Sometimes, even the best of friends can have a disagreement. That’s the sort of vibe that WordPress and its community have been dealing with for quite some time. There’s still a lot of love, but it goes along with some undertones of frustration.
No, it’s not everyone who feels this way. It may not even be the vast majority of those who use the software. But, ever since the process behind the building and release of the Gutenberg block editor (and continuing with some dashboard drama), there seems to be a bit of a trust issue. Some have voiced displeasure with the direction of WordPress and tend to think that there are ulterior motives for various changes that have occurred.
This tension has even led some folks to abandon the CMS altogether and jump onto the bandwagon of an alternative. The drama is real in some corners of the community.
While acknowledging the issues, I can confidently say that I have zero plans to move to another CMS. Why? Here are but a few reasons…
The Software is Still Amazing
At one time in its history, WordPress was but a small up-and-comer. That’s changed quite a bit in recent years, as it has become the dominant CMS on the web. Therefore, as WordPress has gotten bigger, the stakes have gotten higher.
With that growth comes a lot of pressure to keep pushing things forward. As the software adds new features and changes our workflow, it’s only natural that some friction within the community comes to a head. Change is difficult and not everyone’s going to agree (I am no different, as I’ve had my own share of gripes).
That said, WordPress is still the software that has enabled so many of us to make a living. At its core are the features and flexibility that we love.
And even with all of the Gutenberg-related fears that the sky was falling, it didn’t. The controversial new editor (a pretty decent one, at that) is a far cry from any sort of self-sabotage. WordPress still works much the same as it has (and exactly the same, if you opt for the Classic editor).
The reality is that nothing stays the same forever. So, we can either choose to move along with progress or stay in the past. The bottom line is that WordPress still gets the job done quite well.
The Community is Like No Other
The best communities are made up of people who have a variety of experiences, backgrounds and opinions. The WordPress community just so happens to be a very diverse one – and that’s part of what makes it fun to be a part of.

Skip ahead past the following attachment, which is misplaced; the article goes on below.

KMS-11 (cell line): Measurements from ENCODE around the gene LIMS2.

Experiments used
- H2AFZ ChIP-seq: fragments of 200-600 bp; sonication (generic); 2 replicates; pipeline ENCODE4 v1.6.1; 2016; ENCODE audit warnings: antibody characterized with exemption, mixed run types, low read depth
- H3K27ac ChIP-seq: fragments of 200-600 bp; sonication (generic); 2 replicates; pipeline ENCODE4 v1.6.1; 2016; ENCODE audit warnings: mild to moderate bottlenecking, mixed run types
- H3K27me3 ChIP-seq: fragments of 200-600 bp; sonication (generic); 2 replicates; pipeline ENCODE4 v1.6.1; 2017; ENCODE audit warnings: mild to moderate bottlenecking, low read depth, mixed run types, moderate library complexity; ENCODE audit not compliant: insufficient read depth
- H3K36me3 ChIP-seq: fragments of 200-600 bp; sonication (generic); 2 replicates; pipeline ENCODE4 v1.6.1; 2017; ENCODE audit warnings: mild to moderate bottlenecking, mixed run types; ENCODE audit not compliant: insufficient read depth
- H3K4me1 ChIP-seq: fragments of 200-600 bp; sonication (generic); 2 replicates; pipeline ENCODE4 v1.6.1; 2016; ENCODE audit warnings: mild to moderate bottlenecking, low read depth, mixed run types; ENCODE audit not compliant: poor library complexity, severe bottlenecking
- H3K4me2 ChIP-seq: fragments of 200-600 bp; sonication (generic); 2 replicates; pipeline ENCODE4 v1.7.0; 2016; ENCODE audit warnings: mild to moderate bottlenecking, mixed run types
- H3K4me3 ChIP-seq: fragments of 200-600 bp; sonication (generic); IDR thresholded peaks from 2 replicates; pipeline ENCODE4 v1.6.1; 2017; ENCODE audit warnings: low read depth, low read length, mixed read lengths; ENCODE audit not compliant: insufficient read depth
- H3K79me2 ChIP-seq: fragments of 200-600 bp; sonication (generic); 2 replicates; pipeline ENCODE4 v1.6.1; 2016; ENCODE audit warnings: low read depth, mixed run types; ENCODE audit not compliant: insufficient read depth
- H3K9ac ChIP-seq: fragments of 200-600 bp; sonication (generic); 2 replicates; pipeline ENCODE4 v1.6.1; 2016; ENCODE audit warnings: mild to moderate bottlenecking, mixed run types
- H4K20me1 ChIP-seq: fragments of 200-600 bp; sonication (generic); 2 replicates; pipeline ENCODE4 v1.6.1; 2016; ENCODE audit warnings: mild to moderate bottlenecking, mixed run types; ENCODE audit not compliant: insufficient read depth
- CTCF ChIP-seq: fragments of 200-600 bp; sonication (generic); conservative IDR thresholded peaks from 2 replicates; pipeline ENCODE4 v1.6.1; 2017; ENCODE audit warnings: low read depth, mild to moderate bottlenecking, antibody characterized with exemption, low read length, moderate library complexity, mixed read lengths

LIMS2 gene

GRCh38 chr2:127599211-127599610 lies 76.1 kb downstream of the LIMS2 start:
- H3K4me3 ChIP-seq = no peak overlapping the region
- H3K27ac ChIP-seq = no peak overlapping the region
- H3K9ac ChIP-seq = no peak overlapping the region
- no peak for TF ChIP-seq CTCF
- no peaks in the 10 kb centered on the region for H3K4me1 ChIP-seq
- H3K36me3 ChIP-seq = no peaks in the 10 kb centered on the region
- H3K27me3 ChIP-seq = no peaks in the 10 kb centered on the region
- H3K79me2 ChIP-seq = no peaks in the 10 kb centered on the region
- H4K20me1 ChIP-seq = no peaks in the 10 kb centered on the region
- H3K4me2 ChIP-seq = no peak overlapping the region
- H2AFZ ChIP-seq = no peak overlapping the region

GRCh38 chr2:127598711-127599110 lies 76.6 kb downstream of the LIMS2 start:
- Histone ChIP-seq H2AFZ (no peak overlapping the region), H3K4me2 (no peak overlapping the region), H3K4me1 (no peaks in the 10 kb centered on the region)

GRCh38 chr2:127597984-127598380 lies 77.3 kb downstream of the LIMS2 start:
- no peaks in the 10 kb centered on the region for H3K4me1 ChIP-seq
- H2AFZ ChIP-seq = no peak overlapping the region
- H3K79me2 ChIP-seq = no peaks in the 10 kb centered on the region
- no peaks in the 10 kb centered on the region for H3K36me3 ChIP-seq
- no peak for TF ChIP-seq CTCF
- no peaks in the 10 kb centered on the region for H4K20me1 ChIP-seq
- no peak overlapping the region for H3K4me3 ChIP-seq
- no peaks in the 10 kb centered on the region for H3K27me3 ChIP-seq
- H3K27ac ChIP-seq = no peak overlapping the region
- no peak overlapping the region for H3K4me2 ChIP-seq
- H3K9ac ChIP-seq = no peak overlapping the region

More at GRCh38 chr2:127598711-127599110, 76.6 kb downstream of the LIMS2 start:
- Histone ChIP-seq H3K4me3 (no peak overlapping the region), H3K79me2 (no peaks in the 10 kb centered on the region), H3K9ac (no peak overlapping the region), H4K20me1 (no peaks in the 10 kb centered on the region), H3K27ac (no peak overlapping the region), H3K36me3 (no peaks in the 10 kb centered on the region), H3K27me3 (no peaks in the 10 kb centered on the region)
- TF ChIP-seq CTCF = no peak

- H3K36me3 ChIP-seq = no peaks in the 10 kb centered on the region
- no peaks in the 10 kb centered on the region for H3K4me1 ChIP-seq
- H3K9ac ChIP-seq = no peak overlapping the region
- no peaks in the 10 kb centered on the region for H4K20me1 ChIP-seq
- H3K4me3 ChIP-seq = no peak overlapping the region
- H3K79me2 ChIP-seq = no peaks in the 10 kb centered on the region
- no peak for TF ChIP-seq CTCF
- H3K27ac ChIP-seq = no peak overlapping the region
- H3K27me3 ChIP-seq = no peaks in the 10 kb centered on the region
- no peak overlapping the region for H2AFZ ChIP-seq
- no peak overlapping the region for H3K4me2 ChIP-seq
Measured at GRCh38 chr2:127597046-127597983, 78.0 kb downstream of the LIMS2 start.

Go to a meetup or a WordCamp and you’ll meet both expert developers and novice users. Not to mention a healthy mix of freelancers, corporate IT professionals and bloggers of all subjects. It’s not “professionals-only” and open to anyone who wants to learn more about the software. Indeed, the WordPress community is a reflection of greater society.
But diversity isn’t its only strength. There’s also a culture of sharing knowledge and a general comradery that makes you want to pay it forward.
Much like the software it celebrates, the WordPress community isn’t perfect. But the good certainly outweighs the bad in my view.
The Ecosystem Remains Strong
There are plenty of other content management systems out there – many of them are quite good in their own right. Some may even outperform WordPress in specific areas.
But what separates WordPress from most everyone else is both its core extensibility and enormous library of plugins. Any type of functionality you’re after has likely been built already.
If not, there are plenty of resources and documentation out there to help you build it yourself. Not into the whole DIY thing? Then the strong development community provides plenty of opportunities to hire a qualified person to build it for you.
That doesn’t mean every developer knows what they’re doing, nor that every plugin is of the highest quality. But the quality is out there, if you know where to look. And no one can match the array of choices available.
The Future Looks Bright
When you invest your time in learning and implementing a CMS, you’re essentially betting that it will be with you for a while. The hope is that the software will grow with you and have the ability to meet your needs as they evolve.
What you absolutely don’t want to see is a product clinging to a paper-thin market with very little chance for growth. More often than not, it leads to a piece of software that either isn’t going to be there or will become seriously outdated down the line.
Time and again, WordPress has been able to rise to the challenge for a large number of users. The fact that it has been around for over 15 years (or more like 100 in “web years”) means that it has had to adapt to numerous changes in the industry. The transition hasn’t always been perfect, but it has been on the right side of the curve overall.
Odds are that WordPress will continue to move along with whatever is next in web design and development. As long as there is a massive user base and a dedicated community, it’s hard for me to imagine using anything else.